Novel solution to Shabbat problem propels Daniel Schwartz to become first-ever observant Jewish president of Penn Model Congress

CHALLENGE: Agenda Chair Daniel Schwartz addressed more than 700 delegates to Penn Model Congress debate conference in Philadelphia Feb. 7. His speech helped him become the first observant Jew ever to win the post, after he became eligible by choosing a non-Jewish running mate from another school's delegation.

Erin Sharfman

CHALLENGE: Agenda Chair Daniel Schwartz addressed more than 700 delegates to Penn Model Congress debate conference in Philadelphia Feb. 7. His speech helped him become the first observant Jew ever to win the post, after he became eligible by choosing a non-Jewish running mate from another school's delegation.

Alexa Fishman, Features Editor

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Agenda Chair Daniel Schwartz made history Feb. 7 as the first observant Jew to be elected president of the University of Pennsylvania’s annual Model Congress conference in Philadelphia, defeating Rajan Mehra from Harrison High School in Westchester County, New York.

In past years, observant Jewish students were not allowed to run for president, because they would miss Congress on Shabbat.  The four-day conference, which runs from Thursday through Sunday, holds three sessions during the Sabbath.

But last fall, Daniel contacted conference organizers and asked if he could choose a non-Jewish vice president from another delegation, who would be able to take over his duties Friday night and Saturday.  Normally, presidential candidates run with a vice presidential candidate from their own school.

Model Congress staff agreed, and Daniel asked a student he knew from previous conferences, William Kast of the Key School in Annapolis, Maryland, to be his vice president.

“Penn Model Congress staff didn’t give me any problems because I was the first one to come up with this solution,” said Daniel.

For Daniel, it was a crowning achievement after four years with Shalhevet Debate.  Starting freshman year, he has now participated in six Model Congress conferences, and won seven awards.

“I wanted to be president because it was my last year at Model Congress and I wanted the biggest challenge,” Daniel said. “I also wanted to influence U.S. policy on the highest, most powerful level.”

It was not the only Firehawk achievement at the conference.  The team won 15 awards, with sophomores Avishai Rabin, Alex Schwartz and Eric Lunzer each winning two awards, while the other winners each received one.

Approximately 700 delegates from 38 schools, some of them top prep schools from New York City, competed at the conference Feb. 7 – 10, writing and debating original bills in various committees modeled after those in Washington, D.C.

Earlier in the week, 10 Shalhevet debaters were in Connecticut for the Yeshiva University Model United Nations (YUNMUN) conference. For the second year in a row, they won no awards.

“I think the members of the Shalhevet delegation deserved to win,” said sophomore Avishai Rabin, who participated in both YUNMUN and Model Congress.

“We couldn’t believe that we didn’t win any awards, and furthermore, we couldn’t believe that the most unlikely people won in our place,”  he said.

But the Penn conference was a different story.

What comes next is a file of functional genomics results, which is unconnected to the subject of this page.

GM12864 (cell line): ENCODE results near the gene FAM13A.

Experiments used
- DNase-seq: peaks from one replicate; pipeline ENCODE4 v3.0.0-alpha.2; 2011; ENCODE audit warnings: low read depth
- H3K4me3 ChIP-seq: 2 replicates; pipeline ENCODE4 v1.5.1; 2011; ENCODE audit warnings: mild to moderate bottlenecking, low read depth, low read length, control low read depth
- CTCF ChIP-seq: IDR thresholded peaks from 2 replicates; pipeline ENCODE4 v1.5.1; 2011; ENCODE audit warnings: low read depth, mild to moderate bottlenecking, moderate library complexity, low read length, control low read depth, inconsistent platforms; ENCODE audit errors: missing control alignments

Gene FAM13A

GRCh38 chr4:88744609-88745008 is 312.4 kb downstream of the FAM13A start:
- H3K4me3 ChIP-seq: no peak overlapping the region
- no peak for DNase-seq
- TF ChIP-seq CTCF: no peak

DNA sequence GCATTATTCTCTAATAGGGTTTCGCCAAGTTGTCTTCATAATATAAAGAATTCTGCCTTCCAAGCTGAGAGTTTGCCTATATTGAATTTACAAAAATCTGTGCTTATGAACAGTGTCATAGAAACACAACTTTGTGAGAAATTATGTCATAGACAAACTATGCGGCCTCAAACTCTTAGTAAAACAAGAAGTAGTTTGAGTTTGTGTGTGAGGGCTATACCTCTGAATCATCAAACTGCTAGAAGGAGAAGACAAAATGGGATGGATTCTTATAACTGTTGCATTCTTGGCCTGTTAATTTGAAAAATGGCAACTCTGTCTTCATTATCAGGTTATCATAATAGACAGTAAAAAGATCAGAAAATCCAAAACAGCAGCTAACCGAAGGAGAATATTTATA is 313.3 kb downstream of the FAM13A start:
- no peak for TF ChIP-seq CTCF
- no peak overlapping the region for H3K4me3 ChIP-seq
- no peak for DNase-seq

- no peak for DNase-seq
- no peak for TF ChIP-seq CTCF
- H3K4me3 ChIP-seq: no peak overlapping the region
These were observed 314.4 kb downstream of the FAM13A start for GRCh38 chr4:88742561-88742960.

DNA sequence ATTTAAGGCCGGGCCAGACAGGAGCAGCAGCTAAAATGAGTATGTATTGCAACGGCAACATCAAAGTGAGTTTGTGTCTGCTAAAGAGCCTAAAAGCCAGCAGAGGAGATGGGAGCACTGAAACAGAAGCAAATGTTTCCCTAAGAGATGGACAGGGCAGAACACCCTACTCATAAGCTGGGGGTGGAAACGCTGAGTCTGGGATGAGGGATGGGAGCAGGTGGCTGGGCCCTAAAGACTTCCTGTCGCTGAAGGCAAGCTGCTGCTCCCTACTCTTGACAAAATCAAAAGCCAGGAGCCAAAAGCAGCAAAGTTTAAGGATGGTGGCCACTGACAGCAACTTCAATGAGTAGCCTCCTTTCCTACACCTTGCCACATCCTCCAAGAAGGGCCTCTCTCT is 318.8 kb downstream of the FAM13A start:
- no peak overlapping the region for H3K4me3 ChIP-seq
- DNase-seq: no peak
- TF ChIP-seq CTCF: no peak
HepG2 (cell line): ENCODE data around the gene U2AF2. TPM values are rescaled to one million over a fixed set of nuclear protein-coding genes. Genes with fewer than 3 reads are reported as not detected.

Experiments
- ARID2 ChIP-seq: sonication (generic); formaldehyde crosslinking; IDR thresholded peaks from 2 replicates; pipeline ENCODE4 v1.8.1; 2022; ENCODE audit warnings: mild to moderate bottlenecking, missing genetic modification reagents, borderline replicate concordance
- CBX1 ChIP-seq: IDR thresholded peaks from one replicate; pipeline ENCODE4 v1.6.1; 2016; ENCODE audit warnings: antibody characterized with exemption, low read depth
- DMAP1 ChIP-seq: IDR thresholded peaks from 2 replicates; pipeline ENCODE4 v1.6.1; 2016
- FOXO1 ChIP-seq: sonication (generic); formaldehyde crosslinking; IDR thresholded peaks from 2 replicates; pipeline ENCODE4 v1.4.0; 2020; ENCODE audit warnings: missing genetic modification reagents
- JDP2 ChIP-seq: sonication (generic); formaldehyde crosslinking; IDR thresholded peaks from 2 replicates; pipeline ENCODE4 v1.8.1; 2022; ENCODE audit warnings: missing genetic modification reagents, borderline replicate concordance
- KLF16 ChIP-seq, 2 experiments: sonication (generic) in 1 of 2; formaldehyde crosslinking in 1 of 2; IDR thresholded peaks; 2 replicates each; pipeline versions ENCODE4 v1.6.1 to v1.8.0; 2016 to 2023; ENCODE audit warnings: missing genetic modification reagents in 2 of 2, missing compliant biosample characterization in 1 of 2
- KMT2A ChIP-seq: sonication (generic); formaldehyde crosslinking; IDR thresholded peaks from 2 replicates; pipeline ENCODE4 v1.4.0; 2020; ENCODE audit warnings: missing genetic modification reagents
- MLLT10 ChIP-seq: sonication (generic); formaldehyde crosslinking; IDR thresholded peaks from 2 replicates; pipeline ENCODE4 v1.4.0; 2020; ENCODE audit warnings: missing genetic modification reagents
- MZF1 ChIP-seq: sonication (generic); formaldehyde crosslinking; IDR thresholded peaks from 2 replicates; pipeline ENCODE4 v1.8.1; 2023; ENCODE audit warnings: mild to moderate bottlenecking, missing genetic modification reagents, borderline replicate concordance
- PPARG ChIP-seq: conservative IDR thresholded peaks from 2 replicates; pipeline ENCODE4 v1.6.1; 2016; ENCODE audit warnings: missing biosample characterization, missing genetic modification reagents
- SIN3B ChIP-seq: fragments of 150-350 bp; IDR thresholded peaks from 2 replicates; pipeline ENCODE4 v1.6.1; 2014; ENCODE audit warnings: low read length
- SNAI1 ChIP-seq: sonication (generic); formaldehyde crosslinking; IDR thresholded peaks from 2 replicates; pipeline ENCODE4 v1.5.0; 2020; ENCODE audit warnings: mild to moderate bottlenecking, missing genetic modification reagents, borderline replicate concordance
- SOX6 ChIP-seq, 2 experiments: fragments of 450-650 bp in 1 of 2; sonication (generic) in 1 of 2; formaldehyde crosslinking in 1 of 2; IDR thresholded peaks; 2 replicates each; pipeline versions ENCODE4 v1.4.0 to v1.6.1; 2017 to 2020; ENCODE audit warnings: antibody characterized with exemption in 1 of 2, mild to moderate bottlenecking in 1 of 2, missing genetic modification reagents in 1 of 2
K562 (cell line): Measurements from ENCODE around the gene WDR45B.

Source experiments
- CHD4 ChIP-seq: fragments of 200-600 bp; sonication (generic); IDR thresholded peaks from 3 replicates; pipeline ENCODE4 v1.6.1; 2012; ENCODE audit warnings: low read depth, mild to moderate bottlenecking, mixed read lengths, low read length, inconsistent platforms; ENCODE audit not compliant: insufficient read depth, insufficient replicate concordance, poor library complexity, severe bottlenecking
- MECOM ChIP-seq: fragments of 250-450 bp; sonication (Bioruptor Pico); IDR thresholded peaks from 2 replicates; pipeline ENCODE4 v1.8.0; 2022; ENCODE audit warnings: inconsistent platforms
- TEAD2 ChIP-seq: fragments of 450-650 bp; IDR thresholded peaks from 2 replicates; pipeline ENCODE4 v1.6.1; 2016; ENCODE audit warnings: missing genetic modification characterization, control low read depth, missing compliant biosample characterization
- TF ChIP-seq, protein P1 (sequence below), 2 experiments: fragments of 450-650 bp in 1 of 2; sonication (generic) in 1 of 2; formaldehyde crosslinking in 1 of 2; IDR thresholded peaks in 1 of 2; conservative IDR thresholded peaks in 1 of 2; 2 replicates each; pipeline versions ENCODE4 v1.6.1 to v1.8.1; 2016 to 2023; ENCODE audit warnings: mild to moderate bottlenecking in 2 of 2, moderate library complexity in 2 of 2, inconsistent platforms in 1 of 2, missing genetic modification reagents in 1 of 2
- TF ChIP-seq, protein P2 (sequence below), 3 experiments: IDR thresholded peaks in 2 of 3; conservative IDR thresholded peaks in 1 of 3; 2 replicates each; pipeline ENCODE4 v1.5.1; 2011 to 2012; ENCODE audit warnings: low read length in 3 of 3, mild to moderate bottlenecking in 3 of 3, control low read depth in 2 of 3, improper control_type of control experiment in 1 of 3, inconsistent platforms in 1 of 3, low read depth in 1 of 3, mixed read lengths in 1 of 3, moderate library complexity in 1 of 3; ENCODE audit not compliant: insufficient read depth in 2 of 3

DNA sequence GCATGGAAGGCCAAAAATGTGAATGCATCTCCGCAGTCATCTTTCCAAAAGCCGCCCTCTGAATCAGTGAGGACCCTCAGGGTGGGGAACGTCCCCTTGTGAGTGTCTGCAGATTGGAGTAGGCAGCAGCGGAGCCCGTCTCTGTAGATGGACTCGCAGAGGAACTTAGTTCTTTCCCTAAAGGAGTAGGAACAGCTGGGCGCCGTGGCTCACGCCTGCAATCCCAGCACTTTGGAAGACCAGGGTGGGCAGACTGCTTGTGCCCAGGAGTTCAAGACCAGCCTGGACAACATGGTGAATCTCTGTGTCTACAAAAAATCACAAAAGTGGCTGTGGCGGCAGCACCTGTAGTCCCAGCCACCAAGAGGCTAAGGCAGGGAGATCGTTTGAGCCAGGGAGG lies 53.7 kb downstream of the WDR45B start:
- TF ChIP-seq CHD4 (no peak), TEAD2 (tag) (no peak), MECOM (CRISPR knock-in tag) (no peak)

At the opening ceremony, each candidate for president was given the opportunity to speak for four minutes to appeal for votes and outline his or her candidacy.

Daniel called gridlock in Washington the nation’s biggest problem, and addressed immigration reform as the son of Mexican immigrants.

“The gravest issue that Washington faces today is not the national debt nor the threat of global terrorism,” said Daniel.  “It is the political gridlock and lack of unity that defines the holes in the capital on a daily basis.”

He said it was imperative for America to make immigration easier, if it wants to remain a world power.

“We must repair the burdensome process of legal immigration,” Daniel said, “so that when immigrants decide that they want to move to America, they will not be encouraged to escape two of their major obligations to society: paying taxes and obeying the law.”

Delegate Sigal Spitzer, who was at the conference, said Daniel’s speech was very nerve-wracking because he went second.

“There was a lot of pressure because Schwartz went after Rajan,” said Sigal. “But he was much more passionate than Rajan, and has lots of friends from previous conferences, who were happy to vote for him.”

Sigal said Shalhevet’s team also helped.

“We all helped Schwartz’s campaign by passing out flyers, posters, and cheering,” said Sigal.  “Rajan had a campaign too, but he tried to bribe people by passing out chocolates.”

Besides winning an automatic gavel, Daniel noticed the perks of being president.  He said he was not really treated like a celebrity, but that other students jokingly called him Mr. President.

“I was able to veto bills from competing schools that passed first session,” said Daniel.  “I also signed the Shalhevet bills that passed into law, which gave us some extra points.”

Daniel signed two Shalhevet bills into law— one by sophomore Max Helfand, and the other by sophomore Daniel Steinberg. Max proposed that there should be a tax on ammunition, that gun licenses should be federal and not state-by-state, and that there should be stricter criteria about who can get a gun.

Daniel Steinberg proposed to shut off all aid to Northern Sudan, and asked the rest of the world to do the same.

As president, Daniel was part of a special committee comprised of delegate cabinet members.  They still had a chair, and the chair gave out awards to the best debaters.

 

 

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